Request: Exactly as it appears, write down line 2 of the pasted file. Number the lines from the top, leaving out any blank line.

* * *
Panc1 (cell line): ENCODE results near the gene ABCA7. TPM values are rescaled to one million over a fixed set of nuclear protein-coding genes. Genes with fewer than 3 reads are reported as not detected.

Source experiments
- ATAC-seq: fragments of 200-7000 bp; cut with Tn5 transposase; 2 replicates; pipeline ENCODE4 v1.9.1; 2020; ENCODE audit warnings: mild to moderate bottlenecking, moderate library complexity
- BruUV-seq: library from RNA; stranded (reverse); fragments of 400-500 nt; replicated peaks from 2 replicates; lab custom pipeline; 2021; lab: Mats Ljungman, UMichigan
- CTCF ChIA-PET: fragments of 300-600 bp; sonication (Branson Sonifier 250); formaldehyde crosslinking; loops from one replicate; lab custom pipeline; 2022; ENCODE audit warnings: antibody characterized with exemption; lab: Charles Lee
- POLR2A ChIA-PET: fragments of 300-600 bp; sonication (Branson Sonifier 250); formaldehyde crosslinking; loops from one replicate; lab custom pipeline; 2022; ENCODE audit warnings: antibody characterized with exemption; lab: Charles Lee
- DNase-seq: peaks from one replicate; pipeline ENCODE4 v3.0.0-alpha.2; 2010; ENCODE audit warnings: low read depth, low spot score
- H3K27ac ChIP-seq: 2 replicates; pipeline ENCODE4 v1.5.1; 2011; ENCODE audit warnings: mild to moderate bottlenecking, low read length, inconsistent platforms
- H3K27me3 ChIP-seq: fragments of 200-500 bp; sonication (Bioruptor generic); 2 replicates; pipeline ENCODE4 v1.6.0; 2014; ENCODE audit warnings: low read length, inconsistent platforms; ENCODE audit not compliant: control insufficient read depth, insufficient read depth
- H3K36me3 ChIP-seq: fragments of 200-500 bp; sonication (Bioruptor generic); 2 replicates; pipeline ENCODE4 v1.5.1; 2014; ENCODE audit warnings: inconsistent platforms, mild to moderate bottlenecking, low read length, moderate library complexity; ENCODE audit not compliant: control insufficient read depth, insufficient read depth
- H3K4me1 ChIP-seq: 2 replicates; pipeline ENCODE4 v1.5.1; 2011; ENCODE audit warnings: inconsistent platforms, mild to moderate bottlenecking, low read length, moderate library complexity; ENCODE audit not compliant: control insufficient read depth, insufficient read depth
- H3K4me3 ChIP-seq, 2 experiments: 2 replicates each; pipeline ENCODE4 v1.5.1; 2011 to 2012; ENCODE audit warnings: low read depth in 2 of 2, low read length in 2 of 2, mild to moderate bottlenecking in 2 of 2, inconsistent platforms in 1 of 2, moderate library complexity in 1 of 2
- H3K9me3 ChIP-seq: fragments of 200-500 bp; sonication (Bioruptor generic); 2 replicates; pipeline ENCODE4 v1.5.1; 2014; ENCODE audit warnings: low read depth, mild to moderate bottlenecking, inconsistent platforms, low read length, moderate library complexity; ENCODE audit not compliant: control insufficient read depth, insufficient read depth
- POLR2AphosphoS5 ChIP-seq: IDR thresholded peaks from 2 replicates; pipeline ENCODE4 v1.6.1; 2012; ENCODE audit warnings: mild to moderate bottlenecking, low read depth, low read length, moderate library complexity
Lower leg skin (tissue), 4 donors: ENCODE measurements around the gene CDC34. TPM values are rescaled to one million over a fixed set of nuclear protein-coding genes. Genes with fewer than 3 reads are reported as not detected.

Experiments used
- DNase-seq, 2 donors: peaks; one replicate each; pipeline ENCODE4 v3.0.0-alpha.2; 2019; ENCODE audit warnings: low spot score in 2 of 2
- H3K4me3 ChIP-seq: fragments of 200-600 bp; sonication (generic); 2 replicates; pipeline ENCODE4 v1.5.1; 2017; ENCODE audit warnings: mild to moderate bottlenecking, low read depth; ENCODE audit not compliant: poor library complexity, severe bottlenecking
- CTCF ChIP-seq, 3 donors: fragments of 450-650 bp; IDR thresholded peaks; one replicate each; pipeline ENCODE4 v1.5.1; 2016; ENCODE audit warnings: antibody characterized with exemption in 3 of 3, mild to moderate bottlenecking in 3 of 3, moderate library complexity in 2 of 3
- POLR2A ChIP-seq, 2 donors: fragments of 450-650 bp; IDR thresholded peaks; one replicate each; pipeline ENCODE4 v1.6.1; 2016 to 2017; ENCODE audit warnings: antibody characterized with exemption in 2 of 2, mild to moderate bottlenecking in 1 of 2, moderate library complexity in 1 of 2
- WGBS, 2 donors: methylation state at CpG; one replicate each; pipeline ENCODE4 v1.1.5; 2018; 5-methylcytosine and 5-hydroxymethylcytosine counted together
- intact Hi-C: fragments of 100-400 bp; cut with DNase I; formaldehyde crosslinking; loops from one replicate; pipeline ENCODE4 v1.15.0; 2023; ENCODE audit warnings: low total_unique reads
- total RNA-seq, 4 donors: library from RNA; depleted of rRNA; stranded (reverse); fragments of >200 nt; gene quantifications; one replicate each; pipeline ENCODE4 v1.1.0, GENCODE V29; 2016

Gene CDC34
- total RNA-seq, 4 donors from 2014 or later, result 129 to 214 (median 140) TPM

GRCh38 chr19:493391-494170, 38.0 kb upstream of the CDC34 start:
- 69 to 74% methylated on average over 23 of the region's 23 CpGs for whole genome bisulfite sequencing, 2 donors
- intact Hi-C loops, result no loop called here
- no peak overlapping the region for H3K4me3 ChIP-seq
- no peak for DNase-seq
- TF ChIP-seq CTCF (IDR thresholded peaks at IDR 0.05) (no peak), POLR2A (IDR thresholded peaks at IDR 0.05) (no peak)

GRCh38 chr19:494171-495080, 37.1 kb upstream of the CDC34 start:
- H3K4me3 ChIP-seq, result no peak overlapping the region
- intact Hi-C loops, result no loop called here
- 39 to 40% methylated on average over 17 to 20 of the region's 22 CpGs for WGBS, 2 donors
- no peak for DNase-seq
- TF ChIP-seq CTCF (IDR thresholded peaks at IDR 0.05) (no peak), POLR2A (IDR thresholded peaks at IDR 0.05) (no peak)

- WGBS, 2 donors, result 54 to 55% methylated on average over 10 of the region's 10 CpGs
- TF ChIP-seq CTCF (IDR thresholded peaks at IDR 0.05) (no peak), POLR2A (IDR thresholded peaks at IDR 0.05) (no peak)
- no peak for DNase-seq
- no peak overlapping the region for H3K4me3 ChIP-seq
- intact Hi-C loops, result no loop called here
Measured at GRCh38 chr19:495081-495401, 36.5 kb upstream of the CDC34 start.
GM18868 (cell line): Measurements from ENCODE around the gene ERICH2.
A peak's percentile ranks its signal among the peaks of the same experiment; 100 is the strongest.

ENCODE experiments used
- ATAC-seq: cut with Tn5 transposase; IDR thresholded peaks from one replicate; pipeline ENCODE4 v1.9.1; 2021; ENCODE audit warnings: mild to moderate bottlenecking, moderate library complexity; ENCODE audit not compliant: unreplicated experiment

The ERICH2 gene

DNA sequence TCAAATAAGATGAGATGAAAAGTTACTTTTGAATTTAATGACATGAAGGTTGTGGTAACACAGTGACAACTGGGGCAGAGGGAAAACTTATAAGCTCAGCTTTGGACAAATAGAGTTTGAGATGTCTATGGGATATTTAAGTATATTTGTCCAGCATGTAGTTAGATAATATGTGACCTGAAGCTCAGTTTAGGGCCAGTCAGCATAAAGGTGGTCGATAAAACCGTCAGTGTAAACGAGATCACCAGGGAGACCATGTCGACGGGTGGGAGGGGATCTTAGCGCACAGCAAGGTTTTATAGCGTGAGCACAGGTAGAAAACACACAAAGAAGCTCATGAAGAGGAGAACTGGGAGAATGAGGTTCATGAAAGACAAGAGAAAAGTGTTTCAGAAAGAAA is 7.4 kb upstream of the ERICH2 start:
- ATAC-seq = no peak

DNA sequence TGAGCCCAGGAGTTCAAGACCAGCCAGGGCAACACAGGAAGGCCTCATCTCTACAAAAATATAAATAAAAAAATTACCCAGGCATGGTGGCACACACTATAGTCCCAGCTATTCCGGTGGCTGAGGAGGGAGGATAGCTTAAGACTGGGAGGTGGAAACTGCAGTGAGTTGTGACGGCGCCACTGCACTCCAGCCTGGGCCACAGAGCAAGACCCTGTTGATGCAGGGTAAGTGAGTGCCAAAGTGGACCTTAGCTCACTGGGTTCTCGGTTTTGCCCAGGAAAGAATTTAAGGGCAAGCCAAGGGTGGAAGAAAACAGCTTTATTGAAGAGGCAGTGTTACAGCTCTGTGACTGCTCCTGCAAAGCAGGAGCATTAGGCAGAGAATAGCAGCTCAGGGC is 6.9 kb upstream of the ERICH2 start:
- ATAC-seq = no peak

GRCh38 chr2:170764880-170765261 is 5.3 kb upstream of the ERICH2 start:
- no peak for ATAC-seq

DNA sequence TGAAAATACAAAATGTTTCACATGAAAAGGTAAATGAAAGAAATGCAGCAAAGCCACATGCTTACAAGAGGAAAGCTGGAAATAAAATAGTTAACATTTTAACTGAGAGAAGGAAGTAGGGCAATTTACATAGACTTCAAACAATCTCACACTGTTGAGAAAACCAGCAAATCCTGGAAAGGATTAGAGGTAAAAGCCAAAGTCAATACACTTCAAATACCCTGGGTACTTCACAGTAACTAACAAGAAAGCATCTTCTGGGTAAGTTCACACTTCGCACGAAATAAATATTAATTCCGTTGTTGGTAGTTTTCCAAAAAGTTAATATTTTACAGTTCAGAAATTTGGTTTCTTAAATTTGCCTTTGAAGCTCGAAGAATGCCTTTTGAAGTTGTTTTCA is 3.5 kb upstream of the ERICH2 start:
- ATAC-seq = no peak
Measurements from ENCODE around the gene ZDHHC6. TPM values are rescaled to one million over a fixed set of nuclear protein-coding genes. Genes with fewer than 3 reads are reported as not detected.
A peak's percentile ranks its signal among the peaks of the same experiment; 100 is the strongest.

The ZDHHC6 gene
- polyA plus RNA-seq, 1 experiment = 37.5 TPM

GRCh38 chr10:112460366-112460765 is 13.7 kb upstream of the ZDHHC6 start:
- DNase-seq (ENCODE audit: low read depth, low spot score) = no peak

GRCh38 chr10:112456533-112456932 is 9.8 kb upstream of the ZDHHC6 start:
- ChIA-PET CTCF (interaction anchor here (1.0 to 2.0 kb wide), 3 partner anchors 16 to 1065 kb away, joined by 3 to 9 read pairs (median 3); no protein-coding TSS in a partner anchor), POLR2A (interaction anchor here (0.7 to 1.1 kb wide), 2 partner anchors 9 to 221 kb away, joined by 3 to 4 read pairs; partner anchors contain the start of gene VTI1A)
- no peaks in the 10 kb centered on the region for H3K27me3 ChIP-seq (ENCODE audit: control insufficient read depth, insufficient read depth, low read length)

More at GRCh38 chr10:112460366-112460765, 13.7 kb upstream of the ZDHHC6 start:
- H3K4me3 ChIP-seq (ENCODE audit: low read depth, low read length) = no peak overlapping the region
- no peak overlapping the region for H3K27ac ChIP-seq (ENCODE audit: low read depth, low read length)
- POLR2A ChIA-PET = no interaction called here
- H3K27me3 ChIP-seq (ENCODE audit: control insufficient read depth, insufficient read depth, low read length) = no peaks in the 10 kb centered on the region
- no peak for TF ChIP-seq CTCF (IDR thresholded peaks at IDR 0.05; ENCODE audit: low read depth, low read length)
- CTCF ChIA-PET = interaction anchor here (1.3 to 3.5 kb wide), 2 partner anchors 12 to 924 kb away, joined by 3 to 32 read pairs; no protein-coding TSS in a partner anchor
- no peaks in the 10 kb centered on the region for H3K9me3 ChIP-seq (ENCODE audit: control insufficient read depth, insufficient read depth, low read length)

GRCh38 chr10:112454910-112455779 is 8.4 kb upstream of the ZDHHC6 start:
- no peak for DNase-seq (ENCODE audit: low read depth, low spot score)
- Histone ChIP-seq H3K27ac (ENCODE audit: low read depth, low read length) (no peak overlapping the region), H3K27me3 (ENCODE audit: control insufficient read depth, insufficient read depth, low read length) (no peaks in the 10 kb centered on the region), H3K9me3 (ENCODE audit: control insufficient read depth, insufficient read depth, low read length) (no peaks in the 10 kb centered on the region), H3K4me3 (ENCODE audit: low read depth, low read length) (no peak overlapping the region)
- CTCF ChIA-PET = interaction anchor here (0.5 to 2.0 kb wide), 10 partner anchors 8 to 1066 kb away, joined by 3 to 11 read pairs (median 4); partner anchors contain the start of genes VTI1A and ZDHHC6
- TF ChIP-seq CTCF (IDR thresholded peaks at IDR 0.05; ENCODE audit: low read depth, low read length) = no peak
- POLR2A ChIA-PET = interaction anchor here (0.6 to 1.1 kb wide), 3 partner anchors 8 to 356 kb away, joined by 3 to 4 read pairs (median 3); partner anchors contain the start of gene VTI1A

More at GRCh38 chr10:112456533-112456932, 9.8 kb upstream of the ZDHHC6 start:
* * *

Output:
Source experiments